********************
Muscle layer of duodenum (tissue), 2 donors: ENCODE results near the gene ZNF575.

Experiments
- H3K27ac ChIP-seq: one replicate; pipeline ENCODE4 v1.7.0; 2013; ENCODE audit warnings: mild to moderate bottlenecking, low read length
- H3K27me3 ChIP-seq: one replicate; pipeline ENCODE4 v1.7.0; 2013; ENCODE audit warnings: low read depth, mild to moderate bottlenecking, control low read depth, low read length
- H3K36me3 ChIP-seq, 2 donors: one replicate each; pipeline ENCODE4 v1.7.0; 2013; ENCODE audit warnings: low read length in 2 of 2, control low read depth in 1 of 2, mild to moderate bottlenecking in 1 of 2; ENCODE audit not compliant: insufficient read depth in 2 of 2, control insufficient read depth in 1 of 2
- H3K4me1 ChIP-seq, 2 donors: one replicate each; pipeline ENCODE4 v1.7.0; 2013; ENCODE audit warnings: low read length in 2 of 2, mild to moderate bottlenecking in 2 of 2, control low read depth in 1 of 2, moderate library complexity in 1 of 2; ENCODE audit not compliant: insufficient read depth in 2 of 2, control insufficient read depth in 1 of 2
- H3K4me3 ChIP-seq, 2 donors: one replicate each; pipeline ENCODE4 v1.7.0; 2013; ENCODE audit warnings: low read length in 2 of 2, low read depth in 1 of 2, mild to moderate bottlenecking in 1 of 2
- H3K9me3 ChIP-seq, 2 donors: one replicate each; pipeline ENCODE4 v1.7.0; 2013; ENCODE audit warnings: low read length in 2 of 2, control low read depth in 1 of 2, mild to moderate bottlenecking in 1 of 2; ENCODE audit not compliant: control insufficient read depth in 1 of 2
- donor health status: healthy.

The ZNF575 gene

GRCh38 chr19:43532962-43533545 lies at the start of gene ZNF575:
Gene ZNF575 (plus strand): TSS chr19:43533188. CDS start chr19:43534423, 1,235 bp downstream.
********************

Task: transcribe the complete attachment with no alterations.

Muscle layer of duodenum (tissue), 2 donors: ENCODE results near the gene ZNF575.

Experiments
- H3K27ac ChIP-seq: one replicate; pipeline ENCODE4 v1.7.0; 2013; ENCODE audit warnings: mild to moderate bottlenecking, low read length
- H3K27me3 ChIP-seq: one replicate; pipeline ENCODE4 v1.7.0; 2013; ENCODE audit warnings: low read depth, mild to moderate bottlenecking, control low read depth, low read length
- H3K36me3 ChIP-seq, 2 donors: one replicate each; pipeline ENCODE4 v1.7.0; 2013; ENCODE audit warnings: low read length in 2 of 2, control low read depth in 1 of 2, mild to moderate bottlenecking in 1 of 2; ENCODE audit not compliant: insufficient read depth in 2 of 2, control insufficient read depth in 1 of 2
- H3K4me1 ChIP-seq, 2 donors: one replicate each; pipeline ENCODE4 v1.7.0; 2013; ENCODE audit warnings: low read length in 2 of 2, mild to moderate bottlenecking in 2 of 2, control low read depth in 1 of 2, moderate library complexity in 1 of 2; ENCODE audit not compliant: insufficient read depth in 2 of 2, control insufficient read depth in 1 of 2
- H3K4me3 ChIP-seq, 2 donors: one replicate each; pipeline ENCODE4 v1.7.0; 2013; ENCODE audit warnings: low read length in 2 of 2, low read depth in 1 of 2, mild to moderate bottlenecking in 1 of 2
- H3K9me3 ChIP-seq, 2 donors: one replicate each; pipeline ENCODE4 v1.7.0; 2013; ENCODE audit warnings: low read length in 2 of 2, control low read depth in 1 of 2, mild to moderate bottlenecking in 1 of 2; ENCODE audit not compliant: control insufficient read depth in 1 of 2
- donor health status: healthy.

The ZNF575 gene

GRCh38 chr19:43532962-43533545 lies at the start of gene ZNF575:
Gene ZNF575 (plus strand): TSS chr19:43533188. CDS start chr19:43534423, 1,235 bp downstream.